Losing Sidney: Part III
How do you measure the loss of a man such as Sidney Holt, a presence, a mind, a force?
I don’t think you can. I think it’s like trying to understand internally how long ago it was that the Big Bang produced the universe, or how much time passed between the first appearance of life on Earth and the moment, 300,000 years ago, when Homo sapiens,made its entrance onto Life’s stage. We may have some vague feeling for how long 300,000 years is (well, maybe only a whiff of a vague feeling). But, as for having any genuine gut feeling for how long life had been around before our species showed up, I think that’s beyond the ability of the human mind to grasp in any intuitively meaningful way.
Here’s what I mean: life on Earth has existed for 4.5 billion years; Homo sapiensfor only the most recent, 300,000 of those years. That means that there has been life on Earth 15 thousand times longer than our species has existed. Or, how about this: more than 99.9% of all species that ever lived, had appeared, thrived, and become extinct before Homo sapiensarrived. Or this: When the very first member of our species first set foot on Earth, more than 99.99% of the history of life was already over, past, done, dead, gone. That’s what late arrivals to the party we humans are.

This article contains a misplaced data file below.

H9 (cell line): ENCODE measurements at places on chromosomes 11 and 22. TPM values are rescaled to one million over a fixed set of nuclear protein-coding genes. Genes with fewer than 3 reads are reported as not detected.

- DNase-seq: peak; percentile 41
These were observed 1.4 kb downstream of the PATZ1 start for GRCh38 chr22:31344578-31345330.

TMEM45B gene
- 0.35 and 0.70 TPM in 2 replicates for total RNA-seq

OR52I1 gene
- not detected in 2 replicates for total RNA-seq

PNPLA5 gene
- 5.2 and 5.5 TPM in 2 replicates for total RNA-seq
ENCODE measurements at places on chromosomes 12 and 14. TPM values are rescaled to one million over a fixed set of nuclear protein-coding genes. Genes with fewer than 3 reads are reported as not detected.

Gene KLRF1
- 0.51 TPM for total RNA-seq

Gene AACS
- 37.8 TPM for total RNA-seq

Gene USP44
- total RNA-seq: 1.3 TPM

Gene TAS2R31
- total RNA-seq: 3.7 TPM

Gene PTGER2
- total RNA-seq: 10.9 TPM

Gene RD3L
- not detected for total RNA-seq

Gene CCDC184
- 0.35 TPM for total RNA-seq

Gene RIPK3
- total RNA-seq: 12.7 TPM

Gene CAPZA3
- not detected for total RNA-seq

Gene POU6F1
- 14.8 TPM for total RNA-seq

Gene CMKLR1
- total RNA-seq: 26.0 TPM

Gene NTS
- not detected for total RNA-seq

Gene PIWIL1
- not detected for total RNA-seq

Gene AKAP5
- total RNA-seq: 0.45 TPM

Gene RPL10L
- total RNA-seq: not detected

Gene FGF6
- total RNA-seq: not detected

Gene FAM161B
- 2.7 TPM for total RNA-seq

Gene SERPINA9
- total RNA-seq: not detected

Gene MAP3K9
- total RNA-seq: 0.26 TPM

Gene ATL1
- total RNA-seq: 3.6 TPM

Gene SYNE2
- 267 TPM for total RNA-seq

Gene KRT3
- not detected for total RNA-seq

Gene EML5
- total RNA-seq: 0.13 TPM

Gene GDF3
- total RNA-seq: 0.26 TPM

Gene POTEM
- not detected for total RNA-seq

When Isaac Asimov, the science fiction writer, proposed that the world could benefit from ways to measure things we now only describe with words, he noted that Helen of Troy was described by those who saw her as the most beautiful women in the world, and quoted the 16thcentury poem by Christopher Marlowe that described her as “the face that launched a thousand ships and burned the topless towers of Illium.” (i.e., Troy). Asimov suggested that there should be a unit of beauty, and proposed it be called TheHelen. However, he was concerned that even a single Helenwould represent such an unwieldy amount of beauty that it would be more useful to measure beauty in milihelens, with one milihelenequal to: “Just enough beauty to launch one ship.”
Would it not be useful to quantify the impact that one person can have on the world? I think so. Towards that end I propose that the basic Unit of Impactbe called TheHolt. Although, given his contributions to saving whole fisheries as well as whales, dolphins, seals, sealions, walruses, and other marine mammals and birds, 1 Holt of Impact, like 1 Helen of Beauty, would represent such an enormous quantity of influence that even very distinguished lifetimes probably only affect the world by a few Miliholts, wherein one Miliholtequals “just enough impact to save one species.”